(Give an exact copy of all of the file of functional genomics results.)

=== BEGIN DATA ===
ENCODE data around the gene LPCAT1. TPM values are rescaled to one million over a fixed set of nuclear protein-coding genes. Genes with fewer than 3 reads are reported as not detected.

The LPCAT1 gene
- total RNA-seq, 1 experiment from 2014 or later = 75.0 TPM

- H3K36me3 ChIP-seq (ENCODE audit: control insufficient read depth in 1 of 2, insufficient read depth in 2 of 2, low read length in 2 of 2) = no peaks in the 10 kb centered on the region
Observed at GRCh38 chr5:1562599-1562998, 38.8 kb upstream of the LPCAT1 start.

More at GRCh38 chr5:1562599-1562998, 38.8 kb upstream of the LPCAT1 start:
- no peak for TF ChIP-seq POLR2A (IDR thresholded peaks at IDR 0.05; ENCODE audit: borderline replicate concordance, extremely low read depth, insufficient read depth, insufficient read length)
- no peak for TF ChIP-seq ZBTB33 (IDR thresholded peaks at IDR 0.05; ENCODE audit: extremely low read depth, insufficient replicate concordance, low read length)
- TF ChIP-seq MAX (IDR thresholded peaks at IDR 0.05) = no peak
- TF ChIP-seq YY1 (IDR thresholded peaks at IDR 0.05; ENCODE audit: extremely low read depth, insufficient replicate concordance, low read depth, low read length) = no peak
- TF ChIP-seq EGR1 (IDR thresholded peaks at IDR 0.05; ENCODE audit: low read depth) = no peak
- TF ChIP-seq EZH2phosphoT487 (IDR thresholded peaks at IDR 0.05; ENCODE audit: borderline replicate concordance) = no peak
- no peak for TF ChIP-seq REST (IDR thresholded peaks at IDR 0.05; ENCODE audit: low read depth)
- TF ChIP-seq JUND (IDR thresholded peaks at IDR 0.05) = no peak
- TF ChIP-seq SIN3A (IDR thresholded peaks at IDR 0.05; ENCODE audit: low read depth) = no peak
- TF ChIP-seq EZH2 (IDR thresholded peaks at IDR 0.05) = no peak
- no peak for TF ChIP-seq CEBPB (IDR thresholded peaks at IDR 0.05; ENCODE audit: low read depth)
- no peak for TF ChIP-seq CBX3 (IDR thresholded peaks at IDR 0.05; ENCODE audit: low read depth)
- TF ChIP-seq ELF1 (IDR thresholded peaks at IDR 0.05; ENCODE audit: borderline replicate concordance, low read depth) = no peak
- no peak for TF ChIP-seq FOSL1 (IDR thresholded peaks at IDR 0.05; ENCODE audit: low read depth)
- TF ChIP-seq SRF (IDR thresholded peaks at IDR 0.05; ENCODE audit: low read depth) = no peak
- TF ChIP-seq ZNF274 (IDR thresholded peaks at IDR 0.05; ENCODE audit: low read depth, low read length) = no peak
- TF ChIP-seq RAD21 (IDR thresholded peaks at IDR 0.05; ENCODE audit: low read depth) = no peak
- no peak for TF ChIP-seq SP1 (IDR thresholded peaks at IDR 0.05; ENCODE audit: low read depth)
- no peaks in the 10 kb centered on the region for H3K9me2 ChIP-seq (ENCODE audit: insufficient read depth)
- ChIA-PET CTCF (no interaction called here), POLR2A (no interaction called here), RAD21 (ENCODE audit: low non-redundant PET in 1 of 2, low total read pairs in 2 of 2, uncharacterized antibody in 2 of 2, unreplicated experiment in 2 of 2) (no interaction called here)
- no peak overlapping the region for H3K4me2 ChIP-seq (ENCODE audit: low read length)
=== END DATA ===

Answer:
ENCODE data around the gene LPCAT1. TPM values are rescaled to one million over a fixed set of nuclear protein-coding genes. Genes with fewer than 3 reads are reported as not detected.

The LPCAT1 gene
- total RNA-seq, 1 experiment from 2014 or later = 75.0 TPM

- H3K36me3 ChIP-seq (ENCODE audit: control insufficient read depth in 1 of 2, insufficient read depth in 2 of 2, low read length in 2 of 2) = no peaks in the 10 kb centered on the region
Observed at GRCh38 chr5:1562599-1562998, 38.8 kb upstream of the LPCAT1 start.

More at GRCh38 chr5:1562599-1562998, 38.8 kb upstream of the LPCAT1 start:
- no peak for TF ChIP-seq POLR2A (IDR thresholded peaks at IDR 0.05; ENCODE audit: borderline replicate concordance, extremely low read depth, insufficient read depth, insufficient read length)
- no peak for TF ChIP-seq ZBTB33 (IDR thresholded peaks at IDR 0.05; ENCODE audit: extremely low read depth, insufficient replicate concordance, low read length)
- TF ChIP-seq MAX (IDR thresholded peaks at IDR 0.05) = no peak
- TF ChIP-seq YY1 (IDR thresholded peaks at IDR 0.05; ENCODE audit: extremely low read depth, insufficient replicate concordance, low read depth, low read length) = no peak
- TF ChIP-seq EGR1 (IDR thresholded peaks at IDR 0.05; ENCODE audit: low read depth) = no peak
- TF ChIP-seq EZH2phosphoT487 (IDR thresholded peaks at IDR 0.05; ENCODE audit: borderline replicate concordance) = no peak
- no peak for TF ChIP-seq REST (IDR thresholded peaks at IDR 0.05; ENCODE audit: low read depth)
- TF ChIP-seq JUND (IDR thresholded peaks at IDR 0.05) = no peak
- TF ChIP-seq SIN3A (IDR thresholded peaks at IDR 0.05; ENCODE audit: low read depth) = no peak
- TF ChIP-seq EZH2 (IDR thresholded peaks at IDR 0.05) = no peak
- no peak for TF ChIP-seq CEBPB (IDR thresholded peaks at IDR 0.05; ENCODE audit: low read depth)
- no peak for TF ChIP-seq CBX3 (IDR thresholded peaks at IDR 0.05; ENCODE audit: low read depth)
- TF ChIP-seq ELF1 (IDR thresholded peaks at IDR 0.05; ENCODE audit: borderline replicate concordance, low read depth) = no peak
- no peak for TF ChIP-seq FOSL1 (IDR thresholded peaks at IDR 0.05; ENCODE audit: low read depth)
- TF ChIP-seq SRF (IDR thresholded peaks at IDR 0.05; ENCODE audit: low read depth) = no peak
- TF ChIP-seq ZNF274 (IDR thresholded peaks at IDR 0.05; ENCODE audit: low read depth, low read length) = no peak
- TF ChIP-seq RAD21 (IDR thresholded peaks at IDR 0.05; ENCODE audit: low read depth) = no peak
- no peak for TF ChIP-seq SP1 (IDR thresholded peaks at IDR 0.05; ENCODE audit: low read depth)
- no peaks in the 10 kb centered on the region for H3K9me2 ChIP-seq (ENCODE audit: insufficient read depth)
- ChIA-PET CTCF (no interaction called here), POLR2A (no interaction called here), RAD21 (ENCODE audit: low non-redundant PET in 1 of 2, low total read pairs in 2 of 2, uncharacterized antibody in 2 of 2, unreplicated experiment in 2 of 2) (no interaction called here)
- no peak overlapping the region for H3K4me2 ChIP-seq (ENCODE audit: low read length)